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Burnley Allan "Rocky" Jones


When Burnley Allan “Rocky” Jones (1941-2013) died of a heart attack in 2013, there was a massive outpouring of love and admiration across Canada for the long-time human rights champion.  

But he was remembered particularly fondly in his home province of Nova Scotia, where he spent the bulk of his adult life breaking down racial and economic barriers for Black and Indigenous peoples as an activist, educator and, later, lawyer.  

Truro-born Jones, who most referred to as Rocky (a nickname he’d given himself shortly after he joined the army as a teenager), came of political age in the mid-1960s, inspired by the civil rights struggles in the United States and eager to challenge systemic segregation and racial discrimination in his home province. He co-founded the Black United Front of Nova Scotia and the National Black Coalition of Canada and helped set up Kwacha House, an inner-city community space in Halifax to discuss race-related challenges.

A skilful orator with an ability to motivate people with his impassioned speeches, Jones was often compared early on to Stokely Carmichael, one of the charismatic leaders of the U.S. Black Power movement. Media outlets called him “Rocky the Revolutionary” and the RCMP tracked Jones and his wife for more than a decade during the 1960s and 1970s due to their connections with Carmichael and others in the Black Panther party.  

But regardless of how “revolutionary” Jones was considered, few could doubt his principled passion for change. In 1970, while studying as an undergrad at Dalhousie, Jones helped create the Transition Year Program aimed at improving access to the university for Black and Indigenous youth. Many of the more than 1,000 students who have graduated from the program — in which Jones taught and mentored for a decade — have since have gone on to be prominent leaders in their communities.  

In the 1980s, Jones served as a community consultant on a government-led inquiry into the wrongful conviction of Donald Marshall Jr., a Mi’kmaq man who spent more than a decade in prison for a murder he didn’t commit. The case convinced Jones that one of the best ways to create a fairer criminal justice system was by increasing representation from Black and Indigenous communities in the legal profession. And, in 1989, he helped create the Indigenous Blacks and Mi’kmaq Initiative at the Dalhousie Law School — a program that has not only graduated more than 150 students since its inception, but has become  a model across North America for access to legal education and the legal profession.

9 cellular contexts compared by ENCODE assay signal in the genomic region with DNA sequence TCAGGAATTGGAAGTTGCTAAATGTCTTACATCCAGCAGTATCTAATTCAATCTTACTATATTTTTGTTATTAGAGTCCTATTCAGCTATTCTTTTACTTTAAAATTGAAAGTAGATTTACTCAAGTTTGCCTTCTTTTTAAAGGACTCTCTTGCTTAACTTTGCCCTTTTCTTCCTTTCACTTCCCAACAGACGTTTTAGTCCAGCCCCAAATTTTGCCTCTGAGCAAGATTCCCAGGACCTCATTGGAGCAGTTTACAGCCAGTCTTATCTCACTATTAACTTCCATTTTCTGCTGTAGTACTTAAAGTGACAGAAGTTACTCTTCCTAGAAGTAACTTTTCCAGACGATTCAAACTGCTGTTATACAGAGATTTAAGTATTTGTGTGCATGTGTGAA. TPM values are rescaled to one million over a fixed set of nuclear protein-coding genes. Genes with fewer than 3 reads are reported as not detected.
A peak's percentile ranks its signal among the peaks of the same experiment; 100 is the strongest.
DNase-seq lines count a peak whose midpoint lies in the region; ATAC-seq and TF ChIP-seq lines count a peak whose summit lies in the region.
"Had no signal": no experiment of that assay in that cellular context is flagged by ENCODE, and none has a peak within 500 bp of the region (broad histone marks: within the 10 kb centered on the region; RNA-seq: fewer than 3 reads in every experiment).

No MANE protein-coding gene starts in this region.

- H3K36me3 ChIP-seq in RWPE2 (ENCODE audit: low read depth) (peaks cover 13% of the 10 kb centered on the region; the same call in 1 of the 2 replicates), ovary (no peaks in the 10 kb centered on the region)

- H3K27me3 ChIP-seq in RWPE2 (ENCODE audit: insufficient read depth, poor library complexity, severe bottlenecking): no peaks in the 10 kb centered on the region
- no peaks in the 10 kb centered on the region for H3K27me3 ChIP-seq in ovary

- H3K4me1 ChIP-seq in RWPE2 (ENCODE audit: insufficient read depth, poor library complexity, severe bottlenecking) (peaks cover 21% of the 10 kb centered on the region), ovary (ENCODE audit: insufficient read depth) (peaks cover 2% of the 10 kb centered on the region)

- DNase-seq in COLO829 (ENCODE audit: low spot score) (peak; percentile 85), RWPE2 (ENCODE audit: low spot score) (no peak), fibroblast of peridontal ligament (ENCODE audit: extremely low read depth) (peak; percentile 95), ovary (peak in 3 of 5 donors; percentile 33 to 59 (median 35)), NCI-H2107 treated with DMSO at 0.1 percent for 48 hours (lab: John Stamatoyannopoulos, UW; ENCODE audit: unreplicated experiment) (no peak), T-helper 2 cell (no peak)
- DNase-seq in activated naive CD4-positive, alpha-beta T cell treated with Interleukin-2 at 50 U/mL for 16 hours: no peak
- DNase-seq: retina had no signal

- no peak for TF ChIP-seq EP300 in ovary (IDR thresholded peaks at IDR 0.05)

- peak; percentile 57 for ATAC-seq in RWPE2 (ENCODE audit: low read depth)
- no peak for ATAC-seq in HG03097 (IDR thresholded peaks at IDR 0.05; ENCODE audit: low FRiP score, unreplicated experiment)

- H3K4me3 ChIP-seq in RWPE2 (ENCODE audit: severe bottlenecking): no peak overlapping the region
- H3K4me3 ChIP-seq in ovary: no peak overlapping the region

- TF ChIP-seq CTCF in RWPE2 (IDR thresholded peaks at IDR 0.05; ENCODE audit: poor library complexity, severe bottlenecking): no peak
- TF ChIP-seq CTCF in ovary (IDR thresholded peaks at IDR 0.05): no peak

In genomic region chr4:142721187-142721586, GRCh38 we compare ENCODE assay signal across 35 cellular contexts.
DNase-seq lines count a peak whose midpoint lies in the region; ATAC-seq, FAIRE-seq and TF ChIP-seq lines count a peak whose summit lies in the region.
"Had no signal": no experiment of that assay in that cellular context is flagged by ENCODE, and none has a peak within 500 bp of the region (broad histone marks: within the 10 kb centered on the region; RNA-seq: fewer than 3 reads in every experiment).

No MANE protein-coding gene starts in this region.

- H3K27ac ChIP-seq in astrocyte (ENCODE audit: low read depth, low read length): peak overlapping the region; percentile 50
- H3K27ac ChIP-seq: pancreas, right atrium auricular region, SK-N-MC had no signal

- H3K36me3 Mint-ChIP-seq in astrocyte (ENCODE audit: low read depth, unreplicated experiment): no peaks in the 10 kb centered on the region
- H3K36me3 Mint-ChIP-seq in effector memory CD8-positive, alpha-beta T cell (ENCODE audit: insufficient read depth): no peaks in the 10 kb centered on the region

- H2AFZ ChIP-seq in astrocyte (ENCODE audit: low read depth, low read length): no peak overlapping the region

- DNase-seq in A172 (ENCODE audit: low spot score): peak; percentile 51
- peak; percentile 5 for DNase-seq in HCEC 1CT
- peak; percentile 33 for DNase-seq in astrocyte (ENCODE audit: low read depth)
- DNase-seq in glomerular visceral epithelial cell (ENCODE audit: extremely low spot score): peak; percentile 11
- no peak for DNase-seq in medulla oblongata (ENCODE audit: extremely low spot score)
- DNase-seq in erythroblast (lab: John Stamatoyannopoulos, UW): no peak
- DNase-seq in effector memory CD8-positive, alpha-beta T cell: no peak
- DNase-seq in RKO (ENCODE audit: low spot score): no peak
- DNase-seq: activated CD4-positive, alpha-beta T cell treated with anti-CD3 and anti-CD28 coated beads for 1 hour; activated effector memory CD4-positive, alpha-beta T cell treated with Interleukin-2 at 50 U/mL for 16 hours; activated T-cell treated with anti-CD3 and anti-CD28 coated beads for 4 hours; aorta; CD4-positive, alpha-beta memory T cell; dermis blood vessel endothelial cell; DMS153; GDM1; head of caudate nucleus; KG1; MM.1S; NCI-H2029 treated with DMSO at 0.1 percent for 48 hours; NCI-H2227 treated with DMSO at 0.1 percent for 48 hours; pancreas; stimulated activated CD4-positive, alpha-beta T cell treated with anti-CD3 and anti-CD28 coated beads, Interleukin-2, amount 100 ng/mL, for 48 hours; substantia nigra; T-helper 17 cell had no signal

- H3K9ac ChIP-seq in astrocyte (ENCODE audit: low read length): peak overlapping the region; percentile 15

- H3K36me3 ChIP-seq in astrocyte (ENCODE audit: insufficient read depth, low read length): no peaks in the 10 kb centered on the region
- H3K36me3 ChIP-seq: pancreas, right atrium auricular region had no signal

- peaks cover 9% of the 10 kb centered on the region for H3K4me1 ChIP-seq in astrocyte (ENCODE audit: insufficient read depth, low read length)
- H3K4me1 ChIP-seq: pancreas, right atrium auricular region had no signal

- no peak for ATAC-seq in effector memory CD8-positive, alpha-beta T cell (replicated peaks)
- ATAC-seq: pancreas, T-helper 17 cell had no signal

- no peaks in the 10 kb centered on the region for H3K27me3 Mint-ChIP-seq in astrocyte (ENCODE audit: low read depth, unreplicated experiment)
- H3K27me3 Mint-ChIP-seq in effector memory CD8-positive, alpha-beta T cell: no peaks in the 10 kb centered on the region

Jones himself became one of the IB&M initiative’s first students, gradating in 1992. He worked as a lawyer for Dalhousie Legal Aid for several years before opening his own firm, where he focused largely on cases impacting African Nova Scotian and Indigenous communities and on prisoners’ rights.  He remained deeply involved in civil rights discussions in Nova Scotia right up until his death.

“He was always encouraging people to be the best that they could be and wanting to see people advance,” said Rev. Rhonda Britton of Cornwallis Street Baptist Church, a close collaborator with Jones on projects focused on African Nova Scotian youth. “Not just Black people — all people.” 

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